washout is possible.  In this stabilization, we emptied one of them and 
used about 1400 psi from the other one in an hour and 45 minutes of HLR 

When I got home, we transferred some materials into the car including the 
Nimodipine which had been missed in the first load, threw in our RONKs 
(specialized Alcor "Remain OverNight Kits") dropped our daughter Amber 
with (designated childcare people) Laura and Johan, and headed off to San 

The hospital was fairly easy to find with the directions we had been 
given, but directions were about all the correct information we had.  The 
initial call from the hospital to Alcor central had hit when both Mike 
and Carlos were out of the office (Mike was in a dentist's chair!).  
Alcor alerted Naomi (our local coordinator) who got in contact with the 
nurse who had originated the call.  The nurse asked what they should do 
if the patient should die before Alcor arrived, so Naomi read her the 
abbreviated protocol.  The nurse (perhaps in consult with a resident) told 
Naomi that they could not do this, so Alcor should bring their own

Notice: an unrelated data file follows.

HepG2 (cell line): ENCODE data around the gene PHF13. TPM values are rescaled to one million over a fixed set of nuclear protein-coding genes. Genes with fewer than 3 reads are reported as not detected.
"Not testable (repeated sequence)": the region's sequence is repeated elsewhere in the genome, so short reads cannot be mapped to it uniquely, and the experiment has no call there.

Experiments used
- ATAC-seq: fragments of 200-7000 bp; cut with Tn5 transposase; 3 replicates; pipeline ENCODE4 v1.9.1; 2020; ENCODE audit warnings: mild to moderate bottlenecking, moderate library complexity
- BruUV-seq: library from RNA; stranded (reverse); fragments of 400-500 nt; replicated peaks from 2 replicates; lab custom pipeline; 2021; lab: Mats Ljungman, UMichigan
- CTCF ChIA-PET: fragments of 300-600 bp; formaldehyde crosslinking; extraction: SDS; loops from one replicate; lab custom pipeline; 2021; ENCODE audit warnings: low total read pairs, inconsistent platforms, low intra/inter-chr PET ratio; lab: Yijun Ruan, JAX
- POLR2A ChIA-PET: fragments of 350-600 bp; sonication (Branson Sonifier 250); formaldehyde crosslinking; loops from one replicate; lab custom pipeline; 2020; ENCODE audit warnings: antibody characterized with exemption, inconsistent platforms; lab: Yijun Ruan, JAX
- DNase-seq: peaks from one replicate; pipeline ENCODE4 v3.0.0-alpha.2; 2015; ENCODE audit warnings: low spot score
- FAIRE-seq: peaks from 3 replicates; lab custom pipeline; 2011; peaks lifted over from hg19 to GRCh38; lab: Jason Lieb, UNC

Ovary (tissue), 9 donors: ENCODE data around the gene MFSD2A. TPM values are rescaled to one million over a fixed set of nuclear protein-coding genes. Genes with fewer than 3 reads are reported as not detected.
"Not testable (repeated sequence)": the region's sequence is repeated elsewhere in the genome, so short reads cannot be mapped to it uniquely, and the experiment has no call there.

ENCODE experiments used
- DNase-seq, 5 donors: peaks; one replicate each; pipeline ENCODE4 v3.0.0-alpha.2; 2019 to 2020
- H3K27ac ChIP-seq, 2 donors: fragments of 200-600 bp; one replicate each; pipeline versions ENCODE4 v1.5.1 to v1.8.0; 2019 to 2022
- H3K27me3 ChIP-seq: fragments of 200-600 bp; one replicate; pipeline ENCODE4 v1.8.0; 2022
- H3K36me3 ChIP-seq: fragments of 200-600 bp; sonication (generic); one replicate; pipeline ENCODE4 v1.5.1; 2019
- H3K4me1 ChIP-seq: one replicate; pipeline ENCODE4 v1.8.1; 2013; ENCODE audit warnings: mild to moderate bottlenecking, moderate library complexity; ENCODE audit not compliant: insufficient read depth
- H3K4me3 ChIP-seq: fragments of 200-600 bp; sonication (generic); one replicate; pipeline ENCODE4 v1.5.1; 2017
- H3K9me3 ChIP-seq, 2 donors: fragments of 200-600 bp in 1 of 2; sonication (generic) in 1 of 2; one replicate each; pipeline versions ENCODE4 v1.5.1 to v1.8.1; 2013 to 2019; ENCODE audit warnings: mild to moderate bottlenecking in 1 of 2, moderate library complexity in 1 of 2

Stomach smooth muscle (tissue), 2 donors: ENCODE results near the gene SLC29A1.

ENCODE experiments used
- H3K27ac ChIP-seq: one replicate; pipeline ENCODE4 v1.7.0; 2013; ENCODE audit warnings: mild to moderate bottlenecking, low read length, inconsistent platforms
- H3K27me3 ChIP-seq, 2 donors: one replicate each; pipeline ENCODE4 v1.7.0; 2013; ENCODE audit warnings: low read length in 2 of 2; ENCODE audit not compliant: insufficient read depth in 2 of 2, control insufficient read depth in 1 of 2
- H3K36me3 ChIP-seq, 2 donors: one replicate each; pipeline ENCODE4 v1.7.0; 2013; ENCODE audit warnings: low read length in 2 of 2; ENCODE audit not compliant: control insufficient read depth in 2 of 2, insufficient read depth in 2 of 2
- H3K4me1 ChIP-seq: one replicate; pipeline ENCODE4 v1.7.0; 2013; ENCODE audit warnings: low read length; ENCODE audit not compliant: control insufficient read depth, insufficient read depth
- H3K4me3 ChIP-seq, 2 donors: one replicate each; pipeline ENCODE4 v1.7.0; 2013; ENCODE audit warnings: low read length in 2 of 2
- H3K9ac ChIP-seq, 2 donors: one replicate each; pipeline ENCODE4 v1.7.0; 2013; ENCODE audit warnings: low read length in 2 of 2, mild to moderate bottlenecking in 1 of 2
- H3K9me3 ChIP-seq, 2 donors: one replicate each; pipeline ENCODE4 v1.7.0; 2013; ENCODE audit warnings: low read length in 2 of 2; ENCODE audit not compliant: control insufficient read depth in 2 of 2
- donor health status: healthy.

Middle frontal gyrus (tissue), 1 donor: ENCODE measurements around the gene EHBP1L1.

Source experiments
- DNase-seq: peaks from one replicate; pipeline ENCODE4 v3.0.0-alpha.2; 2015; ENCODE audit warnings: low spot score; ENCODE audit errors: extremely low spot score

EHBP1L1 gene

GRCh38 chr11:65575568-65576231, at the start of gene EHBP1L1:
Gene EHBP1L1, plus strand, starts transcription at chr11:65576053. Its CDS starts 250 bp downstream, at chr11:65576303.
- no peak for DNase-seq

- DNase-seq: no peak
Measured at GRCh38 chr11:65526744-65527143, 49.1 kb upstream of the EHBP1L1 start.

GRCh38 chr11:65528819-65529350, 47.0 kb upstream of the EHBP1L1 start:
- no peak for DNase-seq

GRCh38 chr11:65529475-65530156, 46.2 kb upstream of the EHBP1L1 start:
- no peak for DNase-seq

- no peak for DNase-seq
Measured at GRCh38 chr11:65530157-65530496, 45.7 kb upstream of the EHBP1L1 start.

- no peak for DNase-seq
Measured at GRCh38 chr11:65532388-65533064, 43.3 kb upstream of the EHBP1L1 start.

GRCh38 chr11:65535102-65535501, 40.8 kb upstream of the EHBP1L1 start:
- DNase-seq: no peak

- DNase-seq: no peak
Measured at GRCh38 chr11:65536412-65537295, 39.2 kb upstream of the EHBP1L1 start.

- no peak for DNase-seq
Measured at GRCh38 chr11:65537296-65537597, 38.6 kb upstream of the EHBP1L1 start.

medication, which Naomi took to imply we could administer the transport 
medications if we brought them. 

When we got to the hospital Naomi determined that the hospital would not 
let us do *any* of the initial transport protocol within their walls.  We 
would have to remove Dennis and frantically administer the medications in 
the parking lot.  There is a lesson here in knowing who can speak for a 
hospital; and neither nurses nor doctors can do that.  We were allowed to 
move our portable ice bath into the room along with ice in chests. 

About 7 pm, an Alcor transport team consisting of Mike Darwin, Tanya 
Jones, and Carlos Mondragon left Riverside in the Alcor ambulance and a 
rented backup van.  They had a rough time of it going up the central 
valley in dense fog (Stephen King grade).  During a discussion with 
Cynthia about Dennis's condition (over a cellular phone link) Mike 
commented that our patient was more likely to live through the night than 
the transport team. 

Our patient, while somewhat disoriented and hard to understand, did not 
seem to be in much danger that evening.  He was up to hosting a popsicle 
party (the humor of this hit days later) and near midnight (trailing 
oxygen and feeding tube lines) insisted on getting out of bed and into a 
chair.  The reason we had been called was that his condition was 
deteriorating very rapidly (he had been completely lucid the previous 
day).  His family was worried that the team's presence would distress 
him, but since he understood his condition, we seemed to be a comfort 
instead.  When he saw the lab coats with the Alcor insignia stitched onto 
them, he began asking, "Thirty years, true or false" in accordance with 
the latest local speculations that cell-repair machines might be 
available for rescue in that time period.